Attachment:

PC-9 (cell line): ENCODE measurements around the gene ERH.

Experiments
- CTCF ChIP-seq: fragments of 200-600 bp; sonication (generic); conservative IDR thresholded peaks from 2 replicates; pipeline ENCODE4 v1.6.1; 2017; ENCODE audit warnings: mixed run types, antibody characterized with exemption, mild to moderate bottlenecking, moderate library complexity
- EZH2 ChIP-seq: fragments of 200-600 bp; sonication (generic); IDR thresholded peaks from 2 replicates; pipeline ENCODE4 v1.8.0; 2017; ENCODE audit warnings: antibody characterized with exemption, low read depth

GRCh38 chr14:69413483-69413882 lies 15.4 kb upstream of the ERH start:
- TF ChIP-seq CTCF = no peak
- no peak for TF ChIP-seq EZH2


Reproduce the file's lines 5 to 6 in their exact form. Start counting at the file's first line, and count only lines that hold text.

GRCh38 chr14:69413483-69413882 lies 15.4 kb upstream of the ERH start:
- TF ChIP-seq CTCF = no peak